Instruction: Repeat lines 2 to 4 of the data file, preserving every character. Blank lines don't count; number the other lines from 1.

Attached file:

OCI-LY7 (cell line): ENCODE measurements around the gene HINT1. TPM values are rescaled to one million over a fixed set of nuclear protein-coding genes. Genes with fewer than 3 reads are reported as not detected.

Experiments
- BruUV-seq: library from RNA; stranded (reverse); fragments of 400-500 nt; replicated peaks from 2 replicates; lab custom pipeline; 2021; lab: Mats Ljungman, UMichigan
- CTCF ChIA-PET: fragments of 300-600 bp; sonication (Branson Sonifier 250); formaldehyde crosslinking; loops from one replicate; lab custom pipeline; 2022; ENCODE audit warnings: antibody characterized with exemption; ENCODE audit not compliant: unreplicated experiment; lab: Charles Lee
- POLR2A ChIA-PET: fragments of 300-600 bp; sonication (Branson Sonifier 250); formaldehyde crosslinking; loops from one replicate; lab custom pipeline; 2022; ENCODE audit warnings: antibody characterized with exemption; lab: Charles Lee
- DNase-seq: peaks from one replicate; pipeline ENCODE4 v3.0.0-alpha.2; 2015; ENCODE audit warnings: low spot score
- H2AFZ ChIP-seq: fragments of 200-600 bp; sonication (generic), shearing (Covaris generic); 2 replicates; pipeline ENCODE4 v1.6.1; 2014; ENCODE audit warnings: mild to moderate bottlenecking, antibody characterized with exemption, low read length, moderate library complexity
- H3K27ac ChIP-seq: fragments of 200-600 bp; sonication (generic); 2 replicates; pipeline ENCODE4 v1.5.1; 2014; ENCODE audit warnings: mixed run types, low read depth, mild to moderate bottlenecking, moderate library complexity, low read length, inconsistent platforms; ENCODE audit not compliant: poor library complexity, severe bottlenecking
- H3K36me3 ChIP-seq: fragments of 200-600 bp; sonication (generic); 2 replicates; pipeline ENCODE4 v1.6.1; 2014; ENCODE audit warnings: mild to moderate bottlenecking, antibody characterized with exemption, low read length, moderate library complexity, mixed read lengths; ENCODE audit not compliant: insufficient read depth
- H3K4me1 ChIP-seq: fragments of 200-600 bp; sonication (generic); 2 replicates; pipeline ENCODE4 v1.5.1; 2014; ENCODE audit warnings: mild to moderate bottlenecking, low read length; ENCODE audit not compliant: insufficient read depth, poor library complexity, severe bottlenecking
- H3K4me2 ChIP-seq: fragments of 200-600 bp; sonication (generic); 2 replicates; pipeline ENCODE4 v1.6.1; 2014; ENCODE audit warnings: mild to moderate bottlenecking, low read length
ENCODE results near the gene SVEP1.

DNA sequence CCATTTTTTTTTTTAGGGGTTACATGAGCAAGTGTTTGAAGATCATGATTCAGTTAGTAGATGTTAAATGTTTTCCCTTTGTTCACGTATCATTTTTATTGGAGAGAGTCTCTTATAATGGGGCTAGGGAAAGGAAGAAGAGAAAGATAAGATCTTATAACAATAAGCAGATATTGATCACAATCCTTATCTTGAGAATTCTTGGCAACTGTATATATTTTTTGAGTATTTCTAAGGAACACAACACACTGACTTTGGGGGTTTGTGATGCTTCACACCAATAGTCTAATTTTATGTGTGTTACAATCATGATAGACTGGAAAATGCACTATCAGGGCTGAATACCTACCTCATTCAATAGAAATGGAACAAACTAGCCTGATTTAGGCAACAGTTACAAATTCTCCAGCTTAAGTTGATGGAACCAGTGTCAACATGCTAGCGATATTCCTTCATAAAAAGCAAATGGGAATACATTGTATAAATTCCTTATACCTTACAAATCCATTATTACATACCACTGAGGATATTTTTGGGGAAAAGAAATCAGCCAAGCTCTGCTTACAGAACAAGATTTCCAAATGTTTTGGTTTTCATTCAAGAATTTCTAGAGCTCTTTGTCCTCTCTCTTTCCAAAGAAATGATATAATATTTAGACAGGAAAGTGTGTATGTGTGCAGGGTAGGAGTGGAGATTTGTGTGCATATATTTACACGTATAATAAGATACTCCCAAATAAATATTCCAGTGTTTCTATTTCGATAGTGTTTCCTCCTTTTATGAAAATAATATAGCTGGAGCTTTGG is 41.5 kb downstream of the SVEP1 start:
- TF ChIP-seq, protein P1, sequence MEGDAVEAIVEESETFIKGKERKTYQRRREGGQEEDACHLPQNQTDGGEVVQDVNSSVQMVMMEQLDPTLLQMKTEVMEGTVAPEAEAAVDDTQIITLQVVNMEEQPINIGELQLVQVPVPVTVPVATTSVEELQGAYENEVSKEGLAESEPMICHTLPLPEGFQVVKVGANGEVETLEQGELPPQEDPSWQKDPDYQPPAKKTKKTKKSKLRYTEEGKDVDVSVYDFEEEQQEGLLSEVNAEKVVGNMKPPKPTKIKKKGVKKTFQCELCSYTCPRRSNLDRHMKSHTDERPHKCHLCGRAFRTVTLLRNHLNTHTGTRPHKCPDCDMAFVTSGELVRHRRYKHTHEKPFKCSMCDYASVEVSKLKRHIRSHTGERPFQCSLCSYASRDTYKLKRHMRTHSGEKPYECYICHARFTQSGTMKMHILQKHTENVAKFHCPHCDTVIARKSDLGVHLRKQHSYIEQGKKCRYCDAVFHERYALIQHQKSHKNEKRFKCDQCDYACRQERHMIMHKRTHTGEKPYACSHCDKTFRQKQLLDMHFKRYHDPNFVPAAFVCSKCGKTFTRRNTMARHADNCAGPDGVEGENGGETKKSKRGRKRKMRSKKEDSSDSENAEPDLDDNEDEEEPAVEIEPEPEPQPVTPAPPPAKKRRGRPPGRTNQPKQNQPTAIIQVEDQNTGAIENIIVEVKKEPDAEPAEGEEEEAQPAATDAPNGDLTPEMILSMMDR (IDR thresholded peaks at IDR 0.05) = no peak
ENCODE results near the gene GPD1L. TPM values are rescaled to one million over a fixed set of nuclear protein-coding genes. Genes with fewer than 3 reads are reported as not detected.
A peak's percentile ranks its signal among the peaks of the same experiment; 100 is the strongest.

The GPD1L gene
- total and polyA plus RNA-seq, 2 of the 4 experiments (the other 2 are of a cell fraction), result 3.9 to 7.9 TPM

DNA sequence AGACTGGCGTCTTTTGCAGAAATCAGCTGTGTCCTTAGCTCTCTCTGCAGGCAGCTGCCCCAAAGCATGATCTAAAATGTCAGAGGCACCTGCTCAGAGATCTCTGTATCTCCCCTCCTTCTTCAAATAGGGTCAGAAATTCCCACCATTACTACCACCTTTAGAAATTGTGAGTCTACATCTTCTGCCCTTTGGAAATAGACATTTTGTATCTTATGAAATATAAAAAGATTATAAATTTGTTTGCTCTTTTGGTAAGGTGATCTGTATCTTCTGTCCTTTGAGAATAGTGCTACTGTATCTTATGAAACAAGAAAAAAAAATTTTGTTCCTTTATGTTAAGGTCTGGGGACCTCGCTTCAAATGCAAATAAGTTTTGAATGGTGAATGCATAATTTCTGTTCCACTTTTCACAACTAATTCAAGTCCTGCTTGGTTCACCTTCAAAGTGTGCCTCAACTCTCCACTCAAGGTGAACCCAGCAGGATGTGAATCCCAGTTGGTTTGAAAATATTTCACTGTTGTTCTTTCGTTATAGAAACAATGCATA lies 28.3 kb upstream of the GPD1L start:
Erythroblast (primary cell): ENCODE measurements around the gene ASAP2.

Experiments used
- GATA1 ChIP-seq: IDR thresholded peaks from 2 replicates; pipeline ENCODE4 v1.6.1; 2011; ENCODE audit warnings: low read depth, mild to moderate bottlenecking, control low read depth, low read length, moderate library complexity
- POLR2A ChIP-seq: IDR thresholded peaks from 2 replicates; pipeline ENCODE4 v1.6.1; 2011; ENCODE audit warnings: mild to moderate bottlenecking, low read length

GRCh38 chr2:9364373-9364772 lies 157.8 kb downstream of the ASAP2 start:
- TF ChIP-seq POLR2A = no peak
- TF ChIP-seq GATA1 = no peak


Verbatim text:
Experiments
- BruUV-seq: library from RNA; stranded (reverse); fragments of 400-500 nt; replicated peaks from 2 replicates; lab custom pipeline; 2021; lab: Mats Ljungman, UMichigan
- CTCF ChIA-PET: fragments of 300-600 bp; sonication (Branson Sonifier 250); formaldehyde crosslinking; loops from one replicate; lab custom pipeline; 2022; ENCODE audit warnings: antibody characterized with exemption; ENCODE audit not compliant: unreplicated experiment; lab: Charles Lee